LONDON (Reuters) - GlaxoSmithKline's new inhaled medicine Breo proved significantly better than standard care in a large British study that tested it in everyday use, providing a fillip for the product after the failure of another big trial in 2015.
GSK said on Tuesday the study, which tested Breo in day-to-day practice across the town of Salford, showed it was superior in reducing attacks of serious breathing difficulties in patients with chronic obstructive pulmonary disease (COPD).
There was a statistically significant reduction of 8.4 percent in the rate of moderate or severe exacerbations compared with those receiving usual care, the 2,800-patient study found.
GSK said beating optimal standard care was a tough challenge though Deutsche Bank analyst Richard Parkes said the benefit was "modest and of uncertain value given complexities in the trial design".
The positive result comes after another more traditional clinical trial in September found Breo - marketed as Relvar in Europe - failed to prolong life in patients with COPD, which is sometimes known as smoker's lung.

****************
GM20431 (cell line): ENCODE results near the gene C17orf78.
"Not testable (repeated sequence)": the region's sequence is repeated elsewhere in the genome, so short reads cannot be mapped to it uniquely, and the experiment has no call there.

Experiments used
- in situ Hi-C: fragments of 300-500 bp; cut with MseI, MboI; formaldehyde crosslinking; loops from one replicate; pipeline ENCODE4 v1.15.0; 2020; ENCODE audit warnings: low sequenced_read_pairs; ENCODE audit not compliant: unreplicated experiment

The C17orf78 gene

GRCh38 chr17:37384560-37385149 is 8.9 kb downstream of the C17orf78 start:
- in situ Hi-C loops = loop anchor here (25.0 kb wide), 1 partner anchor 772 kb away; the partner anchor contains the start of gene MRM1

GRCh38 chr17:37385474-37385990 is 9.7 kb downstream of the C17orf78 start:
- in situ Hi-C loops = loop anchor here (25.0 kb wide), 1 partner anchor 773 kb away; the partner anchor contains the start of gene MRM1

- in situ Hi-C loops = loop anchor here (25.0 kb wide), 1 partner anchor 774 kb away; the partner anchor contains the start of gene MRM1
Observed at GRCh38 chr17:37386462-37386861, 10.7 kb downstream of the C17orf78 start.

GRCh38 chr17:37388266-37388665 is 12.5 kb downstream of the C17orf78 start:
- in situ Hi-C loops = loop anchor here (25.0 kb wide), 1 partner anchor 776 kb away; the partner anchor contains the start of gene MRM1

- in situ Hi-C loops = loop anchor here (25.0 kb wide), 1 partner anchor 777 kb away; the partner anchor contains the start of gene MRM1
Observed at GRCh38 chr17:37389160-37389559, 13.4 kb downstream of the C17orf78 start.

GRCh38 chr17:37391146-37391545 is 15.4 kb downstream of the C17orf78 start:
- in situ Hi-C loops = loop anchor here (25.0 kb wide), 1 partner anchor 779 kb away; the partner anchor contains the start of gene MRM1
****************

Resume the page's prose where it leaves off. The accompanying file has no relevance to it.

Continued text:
Britain's largest drugmaker is relying on Breo, which was approved in 2013, to help defend its respiratory drug business as its older blockbuster Advair faces generic competition. U.S. drugmaker Innoviva is GSK's partner for Breo.
Since the study was conducted within Britain's National Health Service, its international relevance is unclear.
"The biggest unknown is how the U.S. will view a study like this that has been undertaken in the UK healthcare setting," said Patrick Vallance, GSK's president of pharmaceuticals R&D.
"I think there will be interest in the U.S. but I can't predict how it will be considered by U.S. prescribers and healthcare systems."
A second, similar lung study is being conducted in Salford in asthma patients, with results expected in 2017.
GSK has spent 80 million pounds ($117 million) in conducting the two "real world" studies, including the cost of training more than 2,000 healthcare professionals in the Salford and south Manchester area.
The company's medicine, which is inhaled through a palm-sized device called Ellipta, consists of a corticosteroid to reduce inflammation and a long-acting beta-agonist to open the airways. Unlike some old medications, it only needs to be taken once a day and patients do not need multiple inhalers.
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Editing by David Clarke